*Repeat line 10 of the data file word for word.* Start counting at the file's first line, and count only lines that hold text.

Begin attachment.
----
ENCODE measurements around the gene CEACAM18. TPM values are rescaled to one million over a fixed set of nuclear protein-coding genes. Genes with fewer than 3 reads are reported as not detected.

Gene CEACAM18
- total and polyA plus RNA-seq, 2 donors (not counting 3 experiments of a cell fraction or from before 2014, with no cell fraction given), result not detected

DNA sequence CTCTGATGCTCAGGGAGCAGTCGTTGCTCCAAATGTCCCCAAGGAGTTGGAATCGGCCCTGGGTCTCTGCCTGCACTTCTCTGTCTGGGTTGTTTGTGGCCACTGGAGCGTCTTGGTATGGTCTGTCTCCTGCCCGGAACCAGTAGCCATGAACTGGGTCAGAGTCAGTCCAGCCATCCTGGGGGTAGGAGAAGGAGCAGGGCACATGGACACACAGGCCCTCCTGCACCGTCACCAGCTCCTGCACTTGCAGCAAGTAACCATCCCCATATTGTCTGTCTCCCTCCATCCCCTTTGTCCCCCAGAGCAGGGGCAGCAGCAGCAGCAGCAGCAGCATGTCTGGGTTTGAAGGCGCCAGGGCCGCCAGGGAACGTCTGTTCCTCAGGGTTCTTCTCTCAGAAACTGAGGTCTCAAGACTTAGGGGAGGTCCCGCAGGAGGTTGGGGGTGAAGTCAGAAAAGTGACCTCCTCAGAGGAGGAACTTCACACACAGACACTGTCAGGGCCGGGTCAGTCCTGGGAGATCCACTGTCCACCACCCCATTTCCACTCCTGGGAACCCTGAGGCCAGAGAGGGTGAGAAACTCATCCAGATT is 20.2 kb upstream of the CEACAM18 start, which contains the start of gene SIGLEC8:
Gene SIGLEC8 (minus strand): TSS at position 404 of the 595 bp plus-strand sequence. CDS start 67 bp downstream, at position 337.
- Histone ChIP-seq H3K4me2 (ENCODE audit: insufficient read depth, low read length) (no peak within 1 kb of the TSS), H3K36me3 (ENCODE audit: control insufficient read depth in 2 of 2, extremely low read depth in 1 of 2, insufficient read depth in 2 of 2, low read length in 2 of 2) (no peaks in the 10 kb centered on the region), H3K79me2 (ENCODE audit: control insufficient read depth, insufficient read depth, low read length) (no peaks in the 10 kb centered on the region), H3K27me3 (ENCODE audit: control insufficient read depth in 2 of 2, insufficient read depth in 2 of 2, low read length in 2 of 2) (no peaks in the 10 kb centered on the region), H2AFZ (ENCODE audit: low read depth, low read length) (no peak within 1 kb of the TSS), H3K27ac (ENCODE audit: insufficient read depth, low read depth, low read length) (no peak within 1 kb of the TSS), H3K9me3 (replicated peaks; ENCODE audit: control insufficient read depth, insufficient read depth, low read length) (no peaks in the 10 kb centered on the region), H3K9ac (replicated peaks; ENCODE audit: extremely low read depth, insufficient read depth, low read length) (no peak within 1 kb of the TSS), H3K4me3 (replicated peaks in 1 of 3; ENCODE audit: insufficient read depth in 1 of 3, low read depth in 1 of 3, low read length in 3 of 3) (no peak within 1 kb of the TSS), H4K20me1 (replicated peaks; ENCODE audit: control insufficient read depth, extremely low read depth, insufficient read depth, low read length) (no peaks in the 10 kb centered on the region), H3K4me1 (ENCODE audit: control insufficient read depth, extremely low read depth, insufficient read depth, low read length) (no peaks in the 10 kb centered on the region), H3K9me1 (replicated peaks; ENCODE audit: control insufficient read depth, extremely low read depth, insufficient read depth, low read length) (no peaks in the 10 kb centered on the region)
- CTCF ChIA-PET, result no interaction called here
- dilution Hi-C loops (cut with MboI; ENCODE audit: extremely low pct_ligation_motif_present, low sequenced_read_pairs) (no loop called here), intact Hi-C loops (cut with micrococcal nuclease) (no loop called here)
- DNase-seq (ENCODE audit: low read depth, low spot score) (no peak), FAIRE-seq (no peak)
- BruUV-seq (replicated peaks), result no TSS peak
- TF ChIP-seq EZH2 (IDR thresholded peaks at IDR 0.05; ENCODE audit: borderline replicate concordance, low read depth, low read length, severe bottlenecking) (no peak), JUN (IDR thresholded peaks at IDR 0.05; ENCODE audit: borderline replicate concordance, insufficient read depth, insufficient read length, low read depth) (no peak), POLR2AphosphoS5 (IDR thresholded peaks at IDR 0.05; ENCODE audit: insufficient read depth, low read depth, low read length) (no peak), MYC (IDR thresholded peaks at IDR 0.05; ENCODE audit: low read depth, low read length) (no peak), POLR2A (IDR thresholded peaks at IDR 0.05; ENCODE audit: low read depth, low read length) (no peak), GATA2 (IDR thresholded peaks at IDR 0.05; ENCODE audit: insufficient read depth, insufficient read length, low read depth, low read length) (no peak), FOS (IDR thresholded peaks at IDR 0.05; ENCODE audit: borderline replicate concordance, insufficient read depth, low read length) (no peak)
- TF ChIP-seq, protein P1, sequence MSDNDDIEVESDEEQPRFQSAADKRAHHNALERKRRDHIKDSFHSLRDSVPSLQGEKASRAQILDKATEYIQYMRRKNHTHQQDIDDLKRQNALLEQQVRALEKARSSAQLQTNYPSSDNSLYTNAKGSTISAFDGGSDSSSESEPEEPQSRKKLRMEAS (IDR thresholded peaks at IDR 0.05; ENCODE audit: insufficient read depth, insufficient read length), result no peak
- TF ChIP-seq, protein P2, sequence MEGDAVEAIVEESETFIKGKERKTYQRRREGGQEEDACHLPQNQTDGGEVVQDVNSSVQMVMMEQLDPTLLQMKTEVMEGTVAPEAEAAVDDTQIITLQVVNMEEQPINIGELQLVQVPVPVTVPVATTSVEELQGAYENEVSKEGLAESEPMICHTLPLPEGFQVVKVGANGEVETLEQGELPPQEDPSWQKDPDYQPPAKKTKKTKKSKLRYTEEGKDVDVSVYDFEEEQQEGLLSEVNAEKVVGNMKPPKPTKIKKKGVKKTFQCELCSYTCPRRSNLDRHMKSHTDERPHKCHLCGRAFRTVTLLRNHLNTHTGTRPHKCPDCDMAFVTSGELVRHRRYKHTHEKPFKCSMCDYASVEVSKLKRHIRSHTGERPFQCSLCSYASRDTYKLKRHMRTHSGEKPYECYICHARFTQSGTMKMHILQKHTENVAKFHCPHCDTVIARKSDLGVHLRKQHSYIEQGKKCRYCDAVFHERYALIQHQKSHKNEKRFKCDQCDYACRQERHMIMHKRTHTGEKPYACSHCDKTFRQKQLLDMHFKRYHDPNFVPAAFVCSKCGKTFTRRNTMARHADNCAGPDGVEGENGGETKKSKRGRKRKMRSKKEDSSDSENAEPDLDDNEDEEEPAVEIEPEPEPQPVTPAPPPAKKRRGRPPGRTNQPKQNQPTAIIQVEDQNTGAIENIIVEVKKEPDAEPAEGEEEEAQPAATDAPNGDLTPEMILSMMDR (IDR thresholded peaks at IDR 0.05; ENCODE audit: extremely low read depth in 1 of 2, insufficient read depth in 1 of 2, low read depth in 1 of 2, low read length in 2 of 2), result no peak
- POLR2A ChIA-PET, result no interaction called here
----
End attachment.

- BruUV-seq (replicated peaks), result no TSS peak